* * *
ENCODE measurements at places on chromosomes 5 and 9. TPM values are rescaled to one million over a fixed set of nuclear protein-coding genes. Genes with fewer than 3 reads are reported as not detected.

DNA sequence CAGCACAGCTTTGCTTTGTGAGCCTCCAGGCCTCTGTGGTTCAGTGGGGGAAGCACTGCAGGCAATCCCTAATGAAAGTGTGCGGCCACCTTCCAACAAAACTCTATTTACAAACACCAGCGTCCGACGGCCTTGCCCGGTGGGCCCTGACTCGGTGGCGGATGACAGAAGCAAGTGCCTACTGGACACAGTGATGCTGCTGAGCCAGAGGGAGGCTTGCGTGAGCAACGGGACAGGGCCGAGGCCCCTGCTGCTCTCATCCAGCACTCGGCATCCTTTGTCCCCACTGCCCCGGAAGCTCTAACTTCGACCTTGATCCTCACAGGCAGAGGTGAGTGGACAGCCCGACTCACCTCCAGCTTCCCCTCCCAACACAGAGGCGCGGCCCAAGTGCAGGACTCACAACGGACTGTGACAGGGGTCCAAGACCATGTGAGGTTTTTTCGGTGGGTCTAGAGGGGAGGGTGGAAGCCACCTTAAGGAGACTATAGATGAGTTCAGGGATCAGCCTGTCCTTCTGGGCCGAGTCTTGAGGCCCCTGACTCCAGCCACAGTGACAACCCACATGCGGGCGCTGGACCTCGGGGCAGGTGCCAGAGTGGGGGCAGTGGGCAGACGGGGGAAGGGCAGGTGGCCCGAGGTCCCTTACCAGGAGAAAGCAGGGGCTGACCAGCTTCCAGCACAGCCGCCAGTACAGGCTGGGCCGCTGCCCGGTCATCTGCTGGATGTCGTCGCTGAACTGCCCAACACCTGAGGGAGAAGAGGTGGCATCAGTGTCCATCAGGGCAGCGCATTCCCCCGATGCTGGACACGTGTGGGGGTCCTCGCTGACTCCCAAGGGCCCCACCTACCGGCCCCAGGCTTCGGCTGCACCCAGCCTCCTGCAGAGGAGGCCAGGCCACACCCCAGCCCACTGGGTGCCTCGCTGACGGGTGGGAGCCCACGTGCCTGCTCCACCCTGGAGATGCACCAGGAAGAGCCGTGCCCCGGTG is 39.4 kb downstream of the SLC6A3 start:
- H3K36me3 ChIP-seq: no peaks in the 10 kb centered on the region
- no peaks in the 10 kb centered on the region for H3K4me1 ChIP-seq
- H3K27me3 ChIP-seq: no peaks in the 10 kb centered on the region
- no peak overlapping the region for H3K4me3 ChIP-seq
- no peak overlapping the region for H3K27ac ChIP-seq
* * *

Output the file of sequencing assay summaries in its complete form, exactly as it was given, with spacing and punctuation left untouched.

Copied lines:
ENCODE measurements at places on chromosomes 5 and 9. TPM values are rescaled to one million over a fixed set of nuclear protein-coding genes. Genes with fewer than 3 reads are reported as not detected.

DNA sequence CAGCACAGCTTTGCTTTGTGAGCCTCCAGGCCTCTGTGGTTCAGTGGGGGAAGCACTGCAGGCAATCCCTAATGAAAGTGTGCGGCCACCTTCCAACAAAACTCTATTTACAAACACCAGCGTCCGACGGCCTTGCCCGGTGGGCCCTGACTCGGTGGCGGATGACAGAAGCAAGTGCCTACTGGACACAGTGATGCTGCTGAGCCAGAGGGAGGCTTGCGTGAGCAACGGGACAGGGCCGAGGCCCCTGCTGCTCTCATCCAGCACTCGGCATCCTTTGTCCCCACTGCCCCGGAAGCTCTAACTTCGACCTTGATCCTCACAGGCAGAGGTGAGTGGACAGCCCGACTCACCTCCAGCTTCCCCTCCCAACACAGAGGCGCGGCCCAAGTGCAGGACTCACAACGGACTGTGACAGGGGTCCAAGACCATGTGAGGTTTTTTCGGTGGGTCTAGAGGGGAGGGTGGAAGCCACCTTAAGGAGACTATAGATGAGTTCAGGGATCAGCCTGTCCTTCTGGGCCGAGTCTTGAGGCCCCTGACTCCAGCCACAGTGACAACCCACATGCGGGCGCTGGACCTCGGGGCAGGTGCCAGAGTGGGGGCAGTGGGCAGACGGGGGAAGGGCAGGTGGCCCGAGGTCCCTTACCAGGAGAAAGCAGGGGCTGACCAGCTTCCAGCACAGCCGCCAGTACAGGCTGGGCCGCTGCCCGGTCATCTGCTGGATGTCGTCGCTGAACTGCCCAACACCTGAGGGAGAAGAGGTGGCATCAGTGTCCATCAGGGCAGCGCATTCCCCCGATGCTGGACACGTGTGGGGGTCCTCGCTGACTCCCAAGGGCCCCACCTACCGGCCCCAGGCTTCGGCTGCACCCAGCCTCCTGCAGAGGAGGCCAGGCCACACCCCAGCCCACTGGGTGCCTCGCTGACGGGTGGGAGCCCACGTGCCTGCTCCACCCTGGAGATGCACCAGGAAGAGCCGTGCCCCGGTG is 39.4 kb downstream of the SLC6A3 start:
- H3K36me3 ChIP-seq: no peaks in the 10 kb centered on the region
- no peaks in the 10 kb centered on the region for H3K4me1 ChIP-seq
- H3K27me3 ChIP-seq: no peaks in the 10 kb centered on the region
- no peak overlapping the region for H3K4me3 ChIP-seq
- no peak overlapping the region for H3K27ac ChIP-seq